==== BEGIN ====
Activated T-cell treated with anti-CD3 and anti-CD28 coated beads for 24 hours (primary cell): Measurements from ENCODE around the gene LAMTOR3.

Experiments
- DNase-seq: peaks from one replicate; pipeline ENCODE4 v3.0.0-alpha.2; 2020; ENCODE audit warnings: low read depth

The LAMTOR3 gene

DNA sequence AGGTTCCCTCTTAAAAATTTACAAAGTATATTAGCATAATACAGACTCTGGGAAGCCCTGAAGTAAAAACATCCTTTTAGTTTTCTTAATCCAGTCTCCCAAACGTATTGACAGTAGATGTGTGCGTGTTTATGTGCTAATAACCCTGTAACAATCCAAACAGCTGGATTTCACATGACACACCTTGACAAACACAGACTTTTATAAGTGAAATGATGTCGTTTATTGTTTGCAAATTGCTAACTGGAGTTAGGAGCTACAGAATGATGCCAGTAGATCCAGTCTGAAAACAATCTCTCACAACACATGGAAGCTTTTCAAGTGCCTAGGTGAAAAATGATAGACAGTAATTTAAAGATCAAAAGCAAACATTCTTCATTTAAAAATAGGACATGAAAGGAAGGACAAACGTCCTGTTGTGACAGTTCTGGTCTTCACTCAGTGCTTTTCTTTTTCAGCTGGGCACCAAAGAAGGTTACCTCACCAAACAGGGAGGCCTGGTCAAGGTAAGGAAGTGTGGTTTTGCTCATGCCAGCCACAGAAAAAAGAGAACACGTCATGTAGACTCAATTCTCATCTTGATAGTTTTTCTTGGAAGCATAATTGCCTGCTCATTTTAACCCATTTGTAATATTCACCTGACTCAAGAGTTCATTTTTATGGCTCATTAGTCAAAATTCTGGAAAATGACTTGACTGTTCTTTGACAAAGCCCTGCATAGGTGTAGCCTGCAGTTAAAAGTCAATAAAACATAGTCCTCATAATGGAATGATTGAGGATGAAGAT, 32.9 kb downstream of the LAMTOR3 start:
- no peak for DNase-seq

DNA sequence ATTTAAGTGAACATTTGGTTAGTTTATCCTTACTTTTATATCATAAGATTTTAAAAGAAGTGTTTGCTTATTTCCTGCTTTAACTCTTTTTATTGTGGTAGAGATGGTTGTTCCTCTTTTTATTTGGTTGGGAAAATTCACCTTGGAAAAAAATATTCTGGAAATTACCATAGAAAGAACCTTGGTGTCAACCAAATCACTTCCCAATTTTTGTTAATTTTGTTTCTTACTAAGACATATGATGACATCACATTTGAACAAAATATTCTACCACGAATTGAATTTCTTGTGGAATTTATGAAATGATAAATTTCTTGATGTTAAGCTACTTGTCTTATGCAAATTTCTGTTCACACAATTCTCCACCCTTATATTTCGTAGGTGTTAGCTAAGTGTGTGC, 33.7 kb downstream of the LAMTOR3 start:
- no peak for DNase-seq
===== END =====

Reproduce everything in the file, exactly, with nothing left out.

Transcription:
Activated T-cell treated with anti-CD3 and anti-CD28 coated beads for 24 hours (primary cell): Measurements from ENCODE around the gene LAMTOR3.

Experiments
- DNase-seq: peaks from one replicate; pipeline ENCODE4 v3.0.0-alpha.2; 2020; ENCODE audit warnings: low read depth

The LAMTOR3 gene

DNA sequence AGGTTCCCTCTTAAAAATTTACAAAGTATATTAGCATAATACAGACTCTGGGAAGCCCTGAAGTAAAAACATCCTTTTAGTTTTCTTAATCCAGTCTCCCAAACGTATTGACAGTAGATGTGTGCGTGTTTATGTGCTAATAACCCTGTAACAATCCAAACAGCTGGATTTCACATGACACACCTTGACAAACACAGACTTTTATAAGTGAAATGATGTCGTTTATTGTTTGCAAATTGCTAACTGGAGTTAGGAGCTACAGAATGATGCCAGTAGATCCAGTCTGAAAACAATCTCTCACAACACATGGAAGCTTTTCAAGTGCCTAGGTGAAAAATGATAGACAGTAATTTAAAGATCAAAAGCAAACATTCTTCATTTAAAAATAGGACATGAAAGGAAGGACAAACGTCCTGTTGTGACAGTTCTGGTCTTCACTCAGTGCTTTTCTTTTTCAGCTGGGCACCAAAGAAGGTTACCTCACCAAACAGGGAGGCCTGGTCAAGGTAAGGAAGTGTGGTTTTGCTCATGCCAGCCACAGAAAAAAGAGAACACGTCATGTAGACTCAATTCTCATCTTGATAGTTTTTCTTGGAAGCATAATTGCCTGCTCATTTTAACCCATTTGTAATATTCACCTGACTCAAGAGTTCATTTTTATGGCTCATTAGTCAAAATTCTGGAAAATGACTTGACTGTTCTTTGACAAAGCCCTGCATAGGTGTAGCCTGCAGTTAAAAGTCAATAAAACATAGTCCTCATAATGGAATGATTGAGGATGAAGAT, 32.9 kb downstream of the LAMTOR3 start:
- no peak for DNase-seq

DNA sequence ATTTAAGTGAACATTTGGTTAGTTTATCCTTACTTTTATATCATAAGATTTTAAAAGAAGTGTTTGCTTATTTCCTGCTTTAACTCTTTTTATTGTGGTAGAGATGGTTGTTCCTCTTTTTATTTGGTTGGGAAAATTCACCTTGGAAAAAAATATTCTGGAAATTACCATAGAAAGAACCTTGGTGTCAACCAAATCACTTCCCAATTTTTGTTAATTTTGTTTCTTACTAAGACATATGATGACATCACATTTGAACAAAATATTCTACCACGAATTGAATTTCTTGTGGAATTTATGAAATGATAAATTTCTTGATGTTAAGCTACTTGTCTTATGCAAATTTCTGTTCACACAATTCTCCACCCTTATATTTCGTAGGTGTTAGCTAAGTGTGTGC, 33.7 kb downstream of the LAMTOR3 start:
- no peak for DNase-seq